Quotations About / On: TIME

  • 41.
    Time itself comes in drops.
    (William James (1842-1910), U.S. philosopher, psychologist. Originally published 1909. A Pluralistic Universe, lecture 6, Peter Smith (1967).)
    More quotations from: William James, time
  • 42.
    For us, the best time is always yesterday.
    (Tatyana Tolstaya (b. 1951), Russian author. Independent (London, May 31, 1990). Said of the Russians.)
    More quotations from: Tatyana Tolstaya, yesterday, time
  • 43.
    Time is the only critic without ambition.
    (John Steinbeck (1902-1968), U.S. author. Writers at Work, "On Critics," Fourth Series, ed. George Plimpton (1977).)
    More quotations from: John Steinbeck, time
  • 44.
    Time has nothing to do with the matter.
    (Molière [Jean Baptiste Poquelin] (1622-1673), French comic playwright. Alceste, in The Misanthrope, act 1, sc. 2 (1666). Alceste speaks about the writing of a good poem.)
  • 45.
    Laws are silent in times of war.
    (Marcus Tullius Cicero (106-43 B.C.), Roman orator, philosopher. Pro Milone, ch. 4, sct. 11 (44-43 B.C.).)
    More quotations from: Marcus Tullius Cicero, war
  • 46.
    In time of war the laws are silent.
    (Marcus Tullius Cicero (106-43 B.C.), Roman orator, philosopher, statesman. Pro Lilone, 11.)
    More quotations from: Marcus Tullius Cicero, war, time
  • 47.
    Geological time is not money.
    (Mark Twain [Samuel Langhorne Clemens] (1835-1910), U.S. author. "More Maxims of Mark," p. 942, Mark Twain: Collected Tales, Sketches, Speeches, & Essays, 1891-1910, Library of America (1992).)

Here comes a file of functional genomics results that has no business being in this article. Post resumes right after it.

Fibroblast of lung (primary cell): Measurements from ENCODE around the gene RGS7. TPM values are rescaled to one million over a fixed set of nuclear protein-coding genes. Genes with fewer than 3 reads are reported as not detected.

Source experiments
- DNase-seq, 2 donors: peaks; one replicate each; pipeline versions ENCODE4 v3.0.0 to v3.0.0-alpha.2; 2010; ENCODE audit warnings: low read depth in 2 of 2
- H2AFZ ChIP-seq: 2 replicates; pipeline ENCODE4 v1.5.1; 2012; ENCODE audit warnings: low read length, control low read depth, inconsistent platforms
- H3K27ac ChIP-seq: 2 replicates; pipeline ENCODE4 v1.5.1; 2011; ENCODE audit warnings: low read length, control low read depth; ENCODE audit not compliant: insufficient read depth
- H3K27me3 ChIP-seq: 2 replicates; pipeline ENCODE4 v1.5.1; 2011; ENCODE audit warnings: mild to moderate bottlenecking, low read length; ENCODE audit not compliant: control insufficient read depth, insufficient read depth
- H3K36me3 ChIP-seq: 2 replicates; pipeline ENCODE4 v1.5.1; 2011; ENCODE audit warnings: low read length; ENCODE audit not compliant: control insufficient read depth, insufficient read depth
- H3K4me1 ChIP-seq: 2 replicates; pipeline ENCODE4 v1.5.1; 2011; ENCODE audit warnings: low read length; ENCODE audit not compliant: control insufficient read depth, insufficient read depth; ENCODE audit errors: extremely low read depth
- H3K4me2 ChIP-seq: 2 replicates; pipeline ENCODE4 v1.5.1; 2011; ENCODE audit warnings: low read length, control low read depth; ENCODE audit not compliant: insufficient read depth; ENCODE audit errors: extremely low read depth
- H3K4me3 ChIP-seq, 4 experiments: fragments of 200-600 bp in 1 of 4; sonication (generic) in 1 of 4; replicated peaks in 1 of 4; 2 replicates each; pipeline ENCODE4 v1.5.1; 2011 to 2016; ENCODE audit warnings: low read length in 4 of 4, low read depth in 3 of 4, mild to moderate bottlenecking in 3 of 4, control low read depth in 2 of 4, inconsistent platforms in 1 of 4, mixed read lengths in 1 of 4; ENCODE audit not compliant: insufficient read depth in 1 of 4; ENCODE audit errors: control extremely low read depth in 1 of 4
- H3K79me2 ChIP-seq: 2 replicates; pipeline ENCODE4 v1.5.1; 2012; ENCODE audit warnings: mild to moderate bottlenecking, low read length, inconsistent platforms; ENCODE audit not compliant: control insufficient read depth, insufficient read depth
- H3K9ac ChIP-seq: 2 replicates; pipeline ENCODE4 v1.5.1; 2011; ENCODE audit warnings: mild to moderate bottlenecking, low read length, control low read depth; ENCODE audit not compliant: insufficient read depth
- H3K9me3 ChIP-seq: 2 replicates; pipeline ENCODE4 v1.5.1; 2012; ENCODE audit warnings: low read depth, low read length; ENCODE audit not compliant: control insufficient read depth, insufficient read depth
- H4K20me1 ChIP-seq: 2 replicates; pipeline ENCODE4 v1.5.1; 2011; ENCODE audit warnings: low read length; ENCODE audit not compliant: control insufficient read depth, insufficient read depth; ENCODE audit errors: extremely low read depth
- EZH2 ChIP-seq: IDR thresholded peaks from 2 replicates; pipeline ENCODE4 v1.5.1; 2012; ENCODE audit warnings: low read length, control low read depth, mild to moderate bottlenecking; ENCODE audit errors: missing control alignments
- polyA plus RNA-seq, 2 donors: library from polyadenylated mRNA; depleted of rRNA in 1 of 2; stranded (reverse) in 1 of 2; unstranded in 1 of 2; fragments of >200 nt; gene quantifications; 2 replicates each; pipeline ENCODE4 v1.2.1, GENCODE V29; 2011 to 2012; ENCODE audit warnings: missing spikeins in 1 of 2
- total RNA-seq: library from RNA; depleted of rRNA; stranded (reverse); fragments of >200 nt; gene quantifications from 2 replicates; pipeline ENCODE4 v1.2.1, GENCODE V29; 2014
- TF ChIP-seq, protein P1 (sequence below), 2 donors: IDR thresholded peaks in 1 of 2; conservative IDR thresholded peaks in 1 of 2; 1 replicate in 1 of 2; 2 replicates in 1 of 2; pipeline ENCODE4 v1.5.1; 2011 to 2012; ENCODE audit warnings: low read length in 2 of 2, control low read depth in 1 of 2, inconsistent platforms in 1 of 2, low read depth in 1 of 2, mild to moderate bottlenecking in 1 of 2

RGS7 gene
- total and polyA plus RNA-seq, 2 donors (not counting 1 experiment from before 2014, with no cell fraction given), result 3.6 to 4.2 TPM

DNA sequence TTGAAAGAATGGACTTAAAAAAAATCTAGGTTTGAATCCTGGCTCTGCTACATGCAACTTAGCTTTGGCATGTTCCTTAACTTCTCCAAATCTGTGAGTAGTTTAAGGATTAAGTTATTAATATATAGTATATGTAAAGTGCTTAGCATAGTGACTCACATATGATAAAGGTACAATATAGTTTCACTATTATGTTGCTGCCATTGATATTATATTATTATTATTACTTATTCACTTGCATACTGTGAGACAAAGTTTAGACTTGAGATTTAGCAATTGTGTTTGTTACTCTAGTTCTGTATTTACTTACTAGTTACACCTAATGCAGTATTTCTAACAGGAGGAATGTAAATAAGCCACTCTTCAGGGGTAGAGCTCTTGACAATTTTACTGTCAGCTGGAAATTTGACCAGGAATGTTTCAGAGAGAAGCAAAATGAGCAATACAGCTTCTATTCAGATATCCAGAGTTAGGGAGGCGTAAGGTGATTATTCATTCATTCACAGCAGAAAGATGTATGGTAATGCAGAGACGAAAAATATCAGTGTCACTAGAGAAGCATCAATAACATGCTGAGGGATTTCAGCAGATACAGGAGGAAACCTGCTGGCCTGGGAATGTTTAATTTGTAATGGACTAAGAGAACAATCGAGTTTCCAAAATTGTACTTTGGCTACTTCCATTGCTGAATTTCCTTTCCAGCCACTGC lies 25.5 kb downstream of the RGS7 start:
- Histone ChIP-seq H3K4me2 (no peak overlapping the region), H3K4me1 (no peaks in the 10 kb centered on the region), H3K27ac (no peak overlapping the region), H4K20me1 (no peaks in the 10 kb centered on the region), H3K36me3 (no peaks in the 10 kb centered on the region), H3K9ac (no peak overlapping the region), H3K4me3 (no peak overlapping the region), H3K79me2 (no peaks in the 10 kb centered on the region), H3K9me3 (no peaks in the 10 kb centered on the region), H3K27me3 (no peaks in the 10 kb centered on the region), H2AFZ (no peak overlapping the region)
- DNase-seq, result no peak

• 48.
    It's time for America to get right.
    (Fannie Lou Hamer (1917-1977), African American civil rights activist. As quoted in This Little Light of Mine, ch. 8, by Hay Mills (1993). Said on September 13, 1965, in a speech at a rally following a hearing before the United States House of Representatives' Subcommittee on Elections—at which she had also spoken.)
    More quotations from: Fannie Lou Hamer, america, time
  • 49.
    A week is a long time in politics.
    (Harold Wilson, Lord Riveaulx (1916-1995), British Labour politician, prime minister. Attributed. quoted in Sayings of the Century, "Prime Ministers: A Word from No. 10," Nigel Rees (1984). When asked by Rees in 1977, Wilson was unable to remember when or even if he had uttered this dictum always associated with him. Rees suggests the words were probably said in 1964 shortly after Wilson became prime minister. A journalist recalled Wilson saying, "Forty-eight hours is a long time in politics" at a party conference in 1960.)
    More quotations from: Harold Wilson, Lord Riveaulx, time
  • 50.
    Time is flying, never to return.
    (Virgil [Publius Vergilius Maro] (70-19 B.C.), Roman poet. Georgics, bk. 3, l. 284 (29 B.C.). The Latin, fugit irreparabile tempus, is usually quoted tempus fugit.)
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